Stocks slipped on Wednesday after another spike in oil prices following a report showing a big drop in weekly gasoline
inventories. A number of corporate profit warnings also spooked investors. These factors outweighed calming words from Federal Reserve Chairman Alan Greenspan on economic growth, interest rates, and the dollar, according to Standard & Poor's MarketScope.
The Dow Jones industrial average was off 18.03 points, or 0.17%, to 10,811.97. The broader Standard & Poor's 500 index lost 0.33 points, or 0.03%, to 1,210.08. The Nasdaq composite index lost 3.25 points, or 0.18%, moving to 2,065.50.
Thursday's session will be busy in terms of economics news. A report on the services economy is expected to show a slight increase in February over the previous month. The Institute of Supply Management's gauge is seen rising to 60 from 59.2, according to Informa Global Markets.
In a separate release, a revised report on fourth quarter productivity is seen showing an increase of 1% vs. an earlier figure of 0.8%. Labor costs in the revised report are expected to have increased 2.1% in the quarter vs. 2.3%.
Pressuring stocks on Wednesday were a slew of profit warnings. Among them, TIBCO Software (TIBX) said that fiscal first-quarter profit and revenue will likely fall short of Wall Street's expectations.
Also warning was Verity (VRTY), a business software maker, which said its results would fall short of expectations.
Auto parts supplier Lear (LEA) sharply reduced its first-quarter earnings forecast.
Adding to the profit worries was news that April crude oil futures closed above $53 per barrel, prompted by a report showing a large drop in gasoline inventories and forecasts for continued cold weather in parts of the U.S. Higher oil prices can squeeze corporate profits and crimp consumer spending.
In economics news, Federal Reserve Chairman Alan Greenspan said the U.S. economy is growing at a "reasonably good pace" but he warned that the U.S. fiscal position is "unsustainable," in his prepared text to the House Budget panel Wednesday. Greenspan also said it is essential to take steps to raise national savings while he supports reforming Social Security sooner than later. He also called for "major" deficit-reducing actions.
The Fed chief was mum on future interest rate policy.
Not all of Wednesday's corporate news was bad. Warehouse retailer Costco (COST) posted nearly 35% higher quarterly profit but it still fell short of Wall Street's expectations.
Drugmaker Chiron (CHIR) said British regulators have cleared the company's Liverpool plant to start production of Chiron's flu vaccine in a move that should guarantee supplies for the next season.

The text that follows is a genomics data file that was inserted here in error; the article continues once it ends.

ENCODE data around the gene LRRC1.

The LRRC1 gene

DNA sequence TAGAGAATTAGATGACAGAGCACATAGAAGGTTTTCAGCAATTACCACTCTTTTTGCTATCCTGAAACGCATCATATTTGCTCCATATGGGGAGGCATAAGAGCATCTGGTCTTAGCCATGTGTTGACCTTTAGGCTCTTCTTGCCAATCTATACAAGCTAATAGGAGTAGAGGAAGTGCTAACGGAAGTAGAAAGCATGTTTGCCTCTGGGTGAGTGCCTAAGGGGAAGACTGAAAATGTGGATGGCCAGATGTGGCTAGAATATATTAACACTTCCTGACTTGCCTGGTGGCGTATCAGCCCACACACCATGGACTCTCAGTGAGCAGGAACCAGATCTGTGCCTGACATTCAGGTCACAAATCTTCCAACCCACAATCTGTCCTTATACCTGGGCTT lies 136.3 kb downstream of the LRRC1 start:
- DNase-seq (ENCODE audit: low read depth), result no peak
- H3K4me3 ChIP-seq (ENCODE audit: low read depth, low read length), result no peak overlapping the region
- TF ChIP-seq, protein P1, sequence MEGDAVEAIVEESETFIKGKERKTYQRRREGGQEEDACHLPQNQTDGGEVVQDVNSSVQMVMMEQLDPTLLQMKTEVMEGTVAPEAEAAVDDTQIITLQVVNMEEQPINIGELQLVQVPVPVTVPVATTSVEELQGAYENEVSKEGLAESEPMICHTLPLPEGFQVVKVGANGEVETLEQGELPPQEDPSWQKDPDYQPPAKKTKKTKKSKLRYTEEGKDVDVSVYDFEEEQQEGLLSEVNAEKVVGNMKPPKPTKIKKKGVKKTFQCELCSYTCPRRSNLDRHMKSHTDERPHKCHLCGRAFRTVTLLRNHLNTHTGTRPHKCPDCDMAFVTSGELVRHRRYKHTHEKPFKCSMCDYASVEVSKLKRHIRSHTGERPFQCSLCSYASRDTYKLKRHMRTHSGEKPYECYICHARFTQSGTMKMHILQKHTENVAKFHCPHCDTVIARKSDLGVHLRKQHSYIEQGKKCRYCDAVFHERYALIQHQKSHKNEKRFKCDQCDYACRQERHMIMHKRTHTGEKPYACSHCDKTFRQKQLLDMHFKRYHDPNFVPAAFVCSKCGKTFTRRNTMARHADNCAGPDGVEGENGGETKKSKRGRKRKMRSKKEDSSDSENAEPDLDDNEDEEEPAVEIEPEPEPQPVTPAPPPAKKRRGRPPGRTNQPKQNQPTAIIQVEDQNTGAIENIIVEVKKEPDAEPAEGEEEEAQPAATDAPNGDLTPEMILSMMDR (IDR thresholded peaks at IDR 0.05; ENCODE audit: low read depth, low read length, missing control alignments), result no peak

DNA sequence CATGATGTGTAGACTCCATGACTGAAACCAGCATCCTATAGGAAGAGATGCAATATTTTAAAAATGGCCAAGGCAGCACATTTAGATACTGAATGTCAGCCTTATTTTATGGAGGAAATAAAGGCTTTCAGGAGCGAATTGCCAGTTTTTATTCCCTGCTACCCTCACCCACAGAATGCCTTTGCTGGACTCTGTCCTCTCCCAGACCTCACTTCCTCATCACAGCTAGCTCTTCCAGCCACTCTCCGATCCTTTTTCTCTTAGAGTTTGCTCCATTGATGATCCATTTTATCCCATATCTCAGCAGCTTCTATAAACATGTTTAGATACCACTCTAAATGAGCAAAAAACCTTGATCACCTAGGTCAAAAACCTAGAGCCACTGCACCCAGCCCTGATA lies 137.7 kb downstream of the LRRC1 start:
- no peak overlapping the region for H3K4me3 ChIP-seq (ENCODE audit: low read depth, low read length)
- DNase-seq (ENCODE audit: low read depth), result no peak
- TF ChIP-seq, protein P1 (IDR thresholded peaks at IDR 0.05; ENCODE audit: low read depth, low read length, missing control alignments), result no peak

Clothing maker Liz Claiborne (LIZ) posted 13% higher quarterly profits thanks to its portfolio and a diversification strategy.
Credit payment system operator MasterCard turned a profit vs. a year-ago period loss, thanks to fewer costs from a large merchant lawsuit settlement in 2003 and other legal settlements.
Titan (TTN), a U.S. defense group, posted a rise in profits.
Treasuries finished lower in price Wednesday with the yield on the 10-year Treasury bill rising to 4.38%. Informa says Greenspan downplayed concerns that foreigners will stop buying U.S. dollar-denominated assets, including Treasuries. He sees little evidence that foreigners are dumping U.S. government debt while calling recent foreign selling of U.S. dollar assets as "technical". But concerns persist in the foreign exchange market that foreign central bank purchases of Treasuries may slow, especially out of Asia when and if China loosens its foreign exchange peg to the dollar.
European stock markets closed mixed on Wednesday. In London, the Financial Times-Stock Exchange 100 was off 7.70 points, or 0.15%, to 4,992.80 as the effect of several companies trading ex-dividend weighed on the market: Hilton, ICI, BHP Billiton, Diageo, and Alliance Unichem.
Germany's DAX index gained 9.81 points, or 0.22%, to 4,393.93 with little in the way of fresh impulses to drive stocks back towards the 4,400 level. The anticipated attempt at the market's previous high water mark of 4,409.09 appears to have scared some investors into locking in some profits with some dealers reporting investors switching from defensive issues such as RWE and EON into techs such as Infineon and pharmas.
In Paris, the CAC 40 index gained 7.74 points, or 0.19%, to 4,062.72, sagging under the weight of banks and Total. Sanofi-Aventis remains in focus as the company and Pfizer have said that the U.S. FDA has accepted Exubera (inhaled dry powder form of insulin) for a new drug application filing.
Asian markets closed mixed on Wednesday. Japan's Nikkei-225 index rose 33.18 points, or 0.28%, to close at 11,813.71, the fifth higher finish in a row. Kurita Water jumped after Deutsche Bank upgraded the water treatment equipment maker to buy.
In Hong Kong, the Hang Seng Index lost 210.37 points, or 1.50%, to 13,850.78. Investors largely ignored news that unpopular Hong Kong Chief Executive Tung Chee-hwa had resigned. Sinopec deepened its early losses and tumbled 4.26% after U.S. oil giant Exxon Mobil Co announced that it sold its stake in the oil giant for US$1.37 billion.